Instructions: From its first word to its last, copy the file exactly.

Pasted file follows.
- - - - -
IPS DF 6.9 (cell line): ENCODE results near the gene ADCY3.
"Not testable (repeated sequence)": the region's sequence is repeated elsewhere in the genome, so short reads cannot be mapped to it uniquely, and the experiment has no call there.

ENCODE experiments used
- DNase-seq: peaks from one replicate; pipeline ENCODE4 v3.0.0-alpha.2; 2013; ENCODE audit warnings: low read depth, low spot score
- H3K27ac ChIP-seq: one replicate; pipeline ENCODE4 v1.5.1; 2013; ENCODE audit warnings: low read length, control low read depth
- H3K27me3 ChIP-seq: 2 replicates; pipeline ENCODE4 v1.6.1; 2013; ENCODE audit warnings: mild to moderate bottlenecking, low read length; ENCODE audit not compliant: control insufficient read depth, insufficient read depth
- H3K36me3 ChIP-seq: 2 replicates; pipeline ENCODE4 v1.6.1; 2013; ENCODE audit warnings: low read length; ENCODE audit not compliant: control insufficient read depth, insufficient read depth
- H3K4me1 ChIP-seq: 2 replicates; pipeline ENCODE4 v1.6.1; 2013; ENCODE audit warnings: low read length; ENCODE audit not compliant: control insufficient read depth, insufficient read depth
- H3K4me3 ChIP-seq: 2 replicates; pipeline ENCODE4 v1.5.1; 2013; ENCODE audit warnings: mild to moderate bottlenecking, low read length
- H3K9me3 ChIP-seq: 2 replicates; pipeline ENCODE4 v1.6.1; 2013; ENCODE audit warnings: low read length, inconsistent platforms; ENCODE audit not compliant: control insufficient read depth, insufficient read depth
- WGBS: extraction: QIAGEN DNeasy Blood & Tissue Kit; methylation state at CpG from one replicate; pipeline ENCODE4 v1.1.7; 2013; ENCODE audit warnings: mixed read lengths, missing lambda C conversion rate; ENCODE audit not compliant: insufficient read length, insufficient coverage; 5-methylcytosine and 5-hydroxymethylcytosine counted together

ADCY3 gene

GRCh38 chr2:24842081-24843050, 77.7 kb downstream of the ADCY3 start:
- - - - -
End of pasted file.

IPS DF 6.9 (cell line): ENCODE results near the gene ADCY3.
"Not testable (repeated sequence)": the region's sequence is repeated elsewhere in the genome, so short reads cannot be mapped to it uniquely, and the experiment has no call there.

ENCODE experiments used
- DNase-seq: peaks from one replicate; pipeline ENCODE4 v3.0.0-alpha.2; 2013; ENCODE audit warnings: low read depth, low spot score
- H3K27ac ChIP-seq: one replicate; pipeline ENCODE4 v1.5.1; 2013; ENCODE audit warnings: low read length, control low read depth
- H3K27me3 ChIP-seq: 2 replicates; pipeline ENCODE4 v1.6.1; 2013; ENCODE audit warnings: mild to moderate bottlenecking, low read length; ENCODE audit not compliant: control insufficient read depth, insufficient read depth
- H3K36me3 ChIP-seq: 2 replicates; pipeline ENCODE4 v1.6.1; 2013; ENCODE audit warnings: low read length; ENCODE audit not compliant: control insufficient read depth, insufficient read depth
- H3K4me1 ChIP-seq: 2 replicates; pipeline ENCODE4 v1.6.1; 2013; ENCODE audit warnings: low read length; ENCODE audit not compliant: control insufficient read depth, insufficient read depth
- H3K4me3 ChIP-seq: 2 replicates; pipeline ENCODE4 v1.5.1; 2013; ENCODE audit warnings: mild to moderate bottlenecking, low read length
- H3K9me3 ChIP-seq: 2 replicates; pipeline ENCODE4 v1.6.1; 2013; ENCODE audit warnings: low read length, inconsistent platforms; ENCODE audit not compliant: control insufficient read depth, insufficient read depth
- WGBS: extraction: QIAGEN DNeasy Blood & Tissue Kit; methylation state at CpG from one replicate; pipeline ENCODE4 v1.1.7; 2013; ENCODE audit warnings: mixed read lengths, missing lambda C conversion rate; ENCODE audit not compliant: insufficient read length, insufficient coverage; 5-methylcytosine and 5-hydroxymethylcytosine counted together

ADCY3 gene

GRCh38 chr2:24842081-24843050, 77.7 kb downstream of the ADCY3 start: